A lot of times suicide is associated with depressive disorders. Although it could be one of the symptoms of suicidal behavior, we must be wary of other circumstantial aspects of a person’s life. If someone you know has been diagnosed with any mental illness and if they are going through difficult times either financially or in a relationship or otherwise, it would be a good idea to start a conversation with them about their mental status.
4. Certain but not certain
People with suicidal thoughts want to end their life but they are almost always uncertain about their decision. They go through a long period of indecisiveness about the right thing to do despite making their minds up about killing themselves. Asking them about their suicidal thoughts at this certain-but-not-certain period can therefore be a defining point for intervention. We can start a conversation and avert a suicide attempt.
In the video, Berthia talks about how he wished someone would stop him even when he was heading towards the Golden gate bridge to end his life.
5. Suicide is preventable
Berthia clung to the edge of the bridge standing on a cord for 92 minutes conversing with a complete stranger Kevin Briggs. Briggs and other patrolling officers rescued him and prevented one death by suicide on that fateful day. Today, Berthia is a suicide prevention advocate and travels around the country interacting with people from all walks of life spreading awareness and campaigning on suicide prevention.
Kevin Berthia is a suicide survivor who is a proof that suicide is preventable. Despite living with chronic depression and at the state of giving into hopelessness, he found his way back to life.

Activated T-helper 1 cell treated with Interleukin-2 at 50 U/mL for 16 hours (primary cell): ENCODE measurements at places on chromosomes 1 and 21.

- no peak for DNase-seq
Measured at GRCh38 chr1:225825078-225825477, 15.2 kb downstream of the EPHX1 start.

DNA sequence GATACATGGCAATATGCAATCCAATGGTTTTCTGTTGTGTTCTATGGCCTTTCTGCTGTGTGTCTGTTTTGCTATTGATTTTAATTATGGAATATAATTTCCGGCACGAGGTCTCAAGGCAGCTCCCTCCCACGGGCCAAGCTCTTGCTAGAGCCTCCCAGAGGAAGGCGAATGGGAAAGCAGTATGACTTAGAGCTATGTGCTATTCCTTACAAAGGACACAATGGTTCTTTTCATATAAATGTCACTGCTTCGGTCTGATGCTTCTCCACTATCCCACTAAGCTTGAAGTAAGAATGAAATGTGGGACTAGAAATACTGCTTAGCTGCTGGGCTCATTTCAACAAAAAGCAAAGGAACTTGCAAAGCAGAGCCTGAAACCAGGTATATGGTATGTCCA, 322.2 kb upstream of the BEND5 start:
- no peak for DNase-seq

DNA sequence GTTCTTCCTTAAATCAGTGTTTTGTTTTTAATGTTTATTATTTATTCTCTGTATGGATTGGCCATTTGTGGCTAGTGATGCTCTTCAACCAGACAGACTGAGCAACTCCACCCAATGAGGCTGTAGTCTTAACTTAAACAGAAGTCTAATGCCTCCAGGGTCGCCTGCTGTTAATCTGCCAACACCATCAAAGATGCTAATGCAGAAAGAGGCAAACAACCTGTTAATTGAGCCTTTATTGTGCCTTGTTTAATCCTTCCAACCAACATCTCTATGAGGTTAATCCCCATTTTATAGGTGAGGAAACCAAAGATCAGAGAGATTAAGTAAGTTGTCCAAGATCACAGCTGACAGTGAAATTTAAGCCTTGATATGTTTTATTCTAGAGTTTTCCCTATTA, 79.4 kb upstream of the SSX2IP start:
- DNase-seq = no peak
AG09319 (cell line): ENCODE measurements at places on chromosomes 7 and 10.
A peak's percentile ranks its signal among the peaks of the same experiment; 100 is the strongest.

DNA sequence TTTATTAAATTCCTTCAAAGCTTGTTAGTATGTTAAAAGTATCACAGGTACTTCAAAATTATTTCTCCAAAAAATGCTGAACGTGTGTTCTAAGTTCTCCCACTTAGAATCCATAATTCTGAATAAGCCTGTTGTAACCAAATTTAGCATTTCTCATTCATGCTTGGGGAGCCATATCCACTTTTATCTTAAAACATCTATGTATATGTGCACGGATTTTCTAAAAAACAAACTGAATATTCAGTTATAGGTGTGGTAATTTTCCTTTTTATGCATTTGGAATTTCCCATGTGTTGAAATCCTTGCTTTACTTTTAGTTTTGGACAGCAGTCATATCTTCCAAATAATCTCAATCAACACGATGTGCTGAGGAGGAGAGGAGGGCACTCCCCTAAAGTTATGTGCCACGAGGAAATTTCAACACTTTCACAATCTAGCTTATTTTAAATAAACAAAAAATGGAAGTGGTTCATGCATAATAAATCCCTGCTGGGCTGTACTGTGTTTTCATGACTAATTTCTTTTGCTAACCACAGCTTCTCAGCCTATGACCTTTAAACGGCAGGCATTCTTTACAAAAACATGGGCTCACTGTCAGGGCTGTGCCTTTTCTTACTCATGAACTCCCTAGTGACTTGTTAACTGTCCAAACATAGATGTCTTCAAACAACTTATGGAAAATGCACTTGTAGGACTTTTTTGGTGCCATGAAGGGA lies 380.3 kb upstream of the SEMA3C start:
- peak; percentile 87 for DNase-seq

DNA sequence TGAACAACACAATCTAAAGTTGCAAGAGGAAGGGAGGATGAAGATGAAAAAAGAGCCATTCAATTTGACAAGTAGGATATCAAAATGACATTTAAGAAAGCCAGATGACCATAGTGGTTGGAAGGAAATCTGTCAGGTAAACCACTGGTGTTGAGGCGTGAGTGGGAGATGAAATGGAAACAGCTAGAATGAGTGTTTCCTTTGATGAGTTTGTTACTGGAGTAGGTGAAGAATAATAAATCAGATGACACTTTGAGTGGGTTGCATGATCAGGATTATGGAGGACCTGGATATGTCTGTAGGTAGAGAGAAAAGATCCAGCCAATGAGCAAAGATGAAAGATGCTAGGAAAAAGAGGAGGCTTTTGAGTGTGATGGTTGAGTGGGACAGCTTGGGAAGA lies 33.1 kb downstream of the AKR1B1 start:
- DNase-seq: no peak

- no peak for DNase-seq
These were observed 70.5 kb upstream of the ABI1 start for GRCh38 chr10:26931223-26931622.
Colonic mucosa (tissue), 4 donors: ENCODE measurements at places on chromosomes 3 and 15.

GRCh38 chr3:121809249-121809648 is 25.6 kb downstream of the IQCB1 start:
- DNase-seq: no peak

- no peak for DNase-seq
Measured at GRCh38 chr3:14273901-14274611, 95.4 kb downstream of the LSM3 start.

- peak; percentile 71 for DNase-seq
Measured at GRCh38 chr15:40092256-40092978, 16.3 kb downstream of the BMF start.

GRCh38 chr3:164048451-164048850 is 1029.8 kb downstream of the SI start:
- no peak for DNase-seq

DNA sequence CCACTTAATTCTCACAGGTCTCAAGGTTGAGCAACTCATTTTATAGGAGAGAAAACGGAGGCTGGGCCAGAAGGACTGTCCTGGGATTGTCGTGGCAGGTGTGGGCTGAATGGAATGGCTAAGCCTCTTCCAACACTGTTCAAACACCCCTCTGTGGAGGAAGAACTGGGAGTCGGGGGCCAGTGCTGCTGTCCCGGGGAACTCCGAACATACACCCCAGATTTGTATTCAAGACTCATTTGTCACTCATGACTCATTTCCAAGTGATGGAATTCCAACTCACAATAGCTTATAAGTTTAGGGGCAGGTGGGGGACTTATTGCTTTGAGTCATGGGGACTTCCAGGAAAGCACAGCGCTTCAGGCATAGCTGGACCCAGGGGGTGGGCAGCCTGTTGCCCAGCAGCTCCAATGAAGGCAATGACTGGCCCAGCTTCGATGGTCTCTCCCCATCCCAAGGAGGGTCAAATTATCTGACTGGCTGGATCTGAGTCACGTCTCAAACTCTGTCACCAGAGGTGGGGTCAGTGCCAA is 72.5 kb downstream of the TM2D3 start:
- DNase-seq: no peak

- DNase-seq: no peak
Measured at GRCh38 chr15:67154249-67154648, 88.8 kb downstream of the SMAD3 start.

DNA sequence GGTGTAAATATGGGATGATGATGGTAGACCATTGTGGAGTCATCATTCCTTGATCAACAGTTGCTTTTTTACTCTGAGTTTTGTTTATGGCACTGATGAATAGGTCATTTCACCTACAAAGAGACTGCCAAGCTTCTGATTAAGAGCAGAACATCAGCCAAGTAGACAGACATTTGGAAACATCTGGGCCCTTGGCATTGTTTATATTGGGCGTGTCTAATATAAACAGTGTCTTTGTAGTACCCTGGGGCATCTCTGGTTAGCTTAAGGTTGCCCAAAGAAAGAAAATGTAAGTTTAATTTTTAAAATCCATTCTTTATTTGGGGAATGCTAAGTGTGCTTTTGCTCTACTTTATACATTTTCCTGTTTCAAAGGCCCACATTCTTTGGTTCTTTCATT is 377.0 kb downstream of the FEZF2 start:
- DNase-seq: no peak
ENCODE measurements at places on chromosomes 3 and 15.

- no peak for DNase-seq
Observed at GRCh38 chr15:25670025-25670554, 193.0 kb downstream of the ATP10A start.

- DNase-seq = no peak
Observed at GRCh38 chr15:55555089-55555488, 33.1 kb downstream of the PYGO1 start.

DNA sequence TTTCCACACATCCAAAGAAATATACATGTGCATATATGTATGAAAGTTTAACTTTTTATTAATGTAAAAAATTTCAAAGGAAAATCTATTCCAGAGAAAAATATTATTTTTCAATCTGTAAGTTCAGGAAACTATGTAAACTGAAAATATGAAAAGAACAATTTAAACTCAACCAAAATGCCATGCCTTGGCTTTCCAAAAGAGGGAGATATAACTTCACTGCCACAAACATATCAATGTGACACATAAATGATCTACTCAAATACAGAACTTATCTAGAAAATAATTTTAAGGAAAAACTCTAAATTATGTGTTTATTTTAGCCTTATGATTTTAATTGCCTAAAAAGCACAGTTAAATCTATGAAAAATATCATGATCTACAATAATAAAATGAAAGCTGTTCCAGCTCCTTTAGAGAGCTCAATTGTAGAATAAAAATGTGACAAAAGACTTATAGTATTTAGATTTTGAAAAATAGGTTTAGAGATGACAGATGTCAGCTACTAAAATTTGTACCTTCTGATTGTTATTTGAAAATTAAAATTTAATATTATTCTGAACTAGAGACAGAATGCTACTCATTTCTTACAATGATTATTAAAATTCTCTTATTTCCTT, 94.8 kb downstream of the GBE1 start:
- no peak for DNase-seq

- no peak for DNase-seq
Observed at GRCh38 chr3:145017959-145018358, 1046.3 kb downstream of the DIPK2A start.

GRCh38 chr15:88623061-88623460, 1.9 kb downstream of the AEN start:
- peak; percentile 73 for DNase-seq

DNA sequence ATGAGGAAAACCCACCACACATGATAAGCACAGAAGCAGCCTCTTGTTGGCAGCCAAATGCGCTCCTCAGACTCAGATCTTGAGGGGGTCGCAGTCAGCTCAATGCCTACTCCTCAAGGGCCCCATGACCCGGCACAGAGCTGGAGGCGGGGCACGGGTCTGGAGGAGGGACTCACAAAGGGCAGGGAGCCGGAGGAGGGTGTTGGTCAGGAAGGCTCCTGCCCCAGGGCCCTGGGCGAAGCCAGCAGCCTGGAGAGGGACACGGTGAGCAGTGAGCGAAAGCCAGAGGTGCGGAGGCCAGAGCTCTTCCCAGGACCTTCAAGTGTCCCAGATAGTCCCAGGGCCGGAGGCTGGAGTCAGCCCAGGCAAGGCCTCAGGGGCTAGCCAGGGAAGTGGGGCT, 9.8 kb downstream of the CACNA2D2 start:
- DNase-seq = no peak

6. Regretting suicide
Kevin Hines actually jumped off the bridge in an attempt to kill himself. He confesses though that the moment his hands came off the rail, he regretted his decision immediately. During the fall that lasted a few seconds, he wanted to live, he wanted to survive. His lived experience of an incomplete suicide along with diagnosed Bipolar Affective Disorder has led him to become a suicide prevention activist and champion mental health issues.
He is now a best selling author of the book Cracked, Not Broke: Surviving and Thriving After a Suicide Attempt, a documentary filmmaker, and a motivational speaker. He also admits that he still battles with suicidal thoughts but now he will NEVER turn those thoughts into actions, never ever.
7. The Manipulative Mind
Kevin Hines was diagnosed with Bipolar Affective Disorder and he would go through severe depressive episodes followed by manic high. Then he started hearing voices in his head telling him to kill himself. Although he tried to ignore these voices, there came a time when the voices became louder and more consistent that he could no longer remain defiant. He was fighting his inner demon, the manipulative mind that he could no longer rationalize with until he jumped off the bridge.
Often we do not take mental illnesses seriously enough or the fact that these illnesses could push people to attempt suicide. Even with a perfect life, with loving people around, a person can display suicidal behaviors because of diagnosed/ undisguised underlying mental illnesses. So, just like we get ourselves a general physical health check ups, we must also learn to check up on our mental health. Mental health matters.
In case you or someone you know is having suicidal thoughts, you may seek help from the following contacts(Nepal):
- Patan Hospital Helpline: 9813476123
- TUTH Hotline: 9840021600
If you are residing somewhere else, please seek help from the following suicide crisis lines(Worldwide):